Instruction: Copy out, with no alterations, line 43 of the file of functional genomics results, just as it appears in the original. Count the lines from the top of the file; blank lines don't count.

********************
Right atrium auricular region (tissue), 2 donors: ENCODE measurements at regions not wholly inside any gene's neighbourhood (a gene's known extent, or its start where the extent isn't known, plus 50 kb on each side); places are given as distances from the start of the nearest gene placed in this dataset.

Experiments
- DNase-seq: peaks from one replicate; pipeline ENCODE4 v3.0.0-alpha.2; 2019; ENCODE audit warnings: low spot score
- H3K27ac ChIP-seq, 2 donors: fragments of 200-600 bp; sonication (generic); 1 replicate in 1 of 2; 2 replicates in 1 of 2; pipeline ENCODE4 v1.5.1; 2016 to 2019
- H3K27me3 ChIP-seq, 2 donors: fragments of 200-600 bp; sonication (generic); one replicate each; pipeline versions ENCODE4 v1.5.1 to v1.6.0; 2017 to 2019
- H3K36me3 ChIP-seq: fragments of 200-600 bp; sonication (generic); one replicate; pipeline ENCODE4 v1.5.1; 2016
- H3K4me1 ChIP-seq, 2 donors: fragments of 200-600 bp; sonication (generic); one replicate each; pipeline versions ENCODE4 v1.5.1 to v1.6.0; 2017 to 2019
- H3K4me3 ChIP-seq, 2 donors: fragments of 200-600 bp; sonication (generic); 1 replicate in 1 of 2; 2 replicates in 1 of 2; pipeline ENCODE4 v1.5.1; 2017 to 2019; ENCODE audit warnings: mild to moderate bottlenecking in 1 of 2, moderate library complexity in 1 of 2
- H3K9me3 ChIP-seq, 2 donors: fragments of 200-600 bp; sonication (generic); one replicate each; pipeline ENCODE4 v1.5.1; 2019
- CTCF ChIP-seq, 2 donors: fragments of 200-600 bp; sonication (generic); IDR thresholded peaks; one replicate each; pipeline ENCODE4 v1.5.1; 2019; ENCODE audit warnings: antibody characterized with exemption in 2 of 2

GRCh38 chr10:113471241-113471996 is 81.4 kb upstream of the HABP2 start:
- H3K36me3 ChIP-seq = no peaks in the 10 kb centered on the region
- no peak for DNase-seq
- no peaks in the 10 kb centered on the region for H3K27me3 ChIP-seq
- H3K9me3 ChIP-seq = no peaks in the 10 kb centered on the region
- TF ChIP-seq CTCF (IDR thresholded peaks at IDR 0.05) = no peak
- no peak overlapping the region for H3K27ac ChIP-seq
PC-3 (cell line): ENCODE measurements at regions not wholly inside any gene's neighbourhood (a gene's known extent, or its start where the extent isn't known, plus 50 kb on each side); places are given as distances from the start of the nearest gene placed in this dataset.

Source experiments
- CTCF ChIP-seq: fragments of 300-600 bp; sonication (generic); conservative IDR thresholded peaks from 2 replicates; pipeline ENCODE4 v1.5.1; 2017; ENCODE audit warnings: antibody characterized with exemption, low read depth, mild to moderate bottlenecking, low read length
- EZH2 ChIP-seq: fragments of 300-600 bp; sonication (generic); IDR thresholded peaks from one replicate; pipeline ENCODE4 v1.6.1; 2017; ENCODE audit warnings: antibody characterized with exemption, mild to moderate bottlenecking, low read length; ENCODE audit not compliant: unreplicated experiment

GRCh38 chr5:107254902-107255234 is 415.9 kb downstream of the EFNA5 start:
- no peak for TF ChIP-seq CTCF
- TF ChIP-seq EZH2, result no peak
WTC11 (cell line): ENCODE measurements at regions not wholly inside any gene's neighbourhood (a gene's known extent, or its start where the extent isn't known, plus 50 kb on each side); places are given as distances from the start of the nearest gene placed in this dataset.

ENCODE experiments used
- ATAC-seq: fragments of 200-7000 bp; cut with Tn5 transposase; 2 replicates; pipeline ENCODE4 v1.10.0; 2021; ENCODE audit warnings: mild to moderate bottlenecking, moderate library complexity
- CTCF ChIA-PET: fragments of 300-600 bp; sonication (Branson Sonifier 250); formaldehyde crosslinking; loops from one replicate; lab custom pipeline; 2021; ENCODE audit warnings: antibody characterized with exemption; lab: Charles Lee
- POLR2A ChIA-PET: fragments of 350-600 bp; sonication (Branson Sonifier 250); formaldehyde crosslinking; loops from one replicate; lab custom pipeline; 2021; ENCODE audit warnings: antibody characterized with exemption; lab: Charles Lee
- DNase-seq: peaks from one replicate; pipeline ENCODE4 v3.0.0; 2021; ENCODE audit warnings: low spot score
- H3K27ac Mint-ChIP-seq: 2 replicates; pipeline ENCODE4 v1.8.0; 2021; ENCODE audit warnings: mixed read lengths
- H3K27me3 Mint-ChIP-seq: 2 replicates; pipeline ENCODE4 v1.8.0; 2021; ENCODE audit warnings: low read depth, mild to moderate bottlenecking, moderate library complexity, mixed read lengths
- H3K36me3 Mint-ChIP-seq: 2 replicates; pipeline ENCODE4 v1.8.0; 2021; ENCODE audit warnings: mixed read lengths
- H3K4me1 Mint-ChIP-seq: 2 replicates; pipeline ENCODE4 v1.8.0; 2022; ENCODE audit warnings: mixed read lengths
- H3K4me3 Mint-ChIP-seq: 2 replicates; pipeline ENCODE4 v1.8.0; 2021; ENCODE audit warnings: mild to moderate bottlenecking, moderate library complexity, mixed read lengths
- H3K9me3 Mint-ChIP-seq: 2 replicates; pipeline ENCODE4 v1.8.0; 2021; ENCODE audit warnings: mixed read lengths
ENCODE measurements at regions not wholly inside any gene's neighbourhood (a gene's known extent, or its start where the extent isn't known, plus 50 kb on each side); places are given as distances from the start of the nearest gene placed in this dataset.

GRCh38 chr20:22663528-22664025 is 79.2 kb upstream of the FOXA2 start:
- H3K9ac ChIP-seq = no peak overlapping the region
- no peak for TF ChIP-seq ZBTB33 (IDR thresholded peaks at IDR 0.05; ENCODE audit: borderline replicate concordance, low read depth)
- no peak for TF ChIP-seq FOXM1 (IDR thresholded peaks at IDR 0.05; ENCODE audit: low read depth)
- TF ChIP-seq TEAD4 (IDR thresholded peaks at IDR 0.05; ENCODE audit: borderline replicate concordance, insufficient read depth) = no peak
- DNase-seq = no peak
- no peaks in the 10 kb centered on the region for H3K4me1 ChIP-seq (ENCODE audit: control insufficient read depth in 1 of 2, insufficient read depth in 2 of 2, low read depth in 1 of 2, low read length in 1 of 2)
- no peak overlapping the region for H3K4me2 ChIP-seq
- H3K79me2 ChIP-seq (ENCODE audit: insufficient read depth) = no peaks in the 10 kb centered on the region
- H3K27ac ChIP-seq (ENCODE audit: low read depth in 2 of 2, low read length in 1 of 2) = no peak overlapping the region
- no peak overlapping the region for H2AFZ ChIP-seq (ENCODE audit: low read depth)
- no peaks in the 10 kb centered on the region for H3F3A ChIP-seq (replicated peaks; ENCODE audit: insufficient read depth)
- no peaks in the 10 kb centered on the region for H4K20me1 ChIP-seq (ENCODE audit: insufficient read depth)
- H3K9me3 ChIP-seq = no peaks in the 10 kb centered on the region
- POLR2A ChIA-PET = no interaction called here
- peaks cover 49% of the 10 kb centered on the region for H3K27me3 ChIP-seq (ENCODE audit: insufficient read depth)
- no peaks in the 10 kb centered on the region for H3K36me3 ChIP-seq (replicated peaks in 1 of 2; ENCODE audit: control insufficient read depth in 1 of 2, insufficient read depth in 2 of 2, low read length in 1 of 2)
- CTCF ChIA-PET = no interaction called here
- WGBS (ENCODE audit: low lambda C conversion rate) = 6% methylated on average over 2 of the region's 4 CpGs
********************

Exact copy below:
- DNase-seq = no peak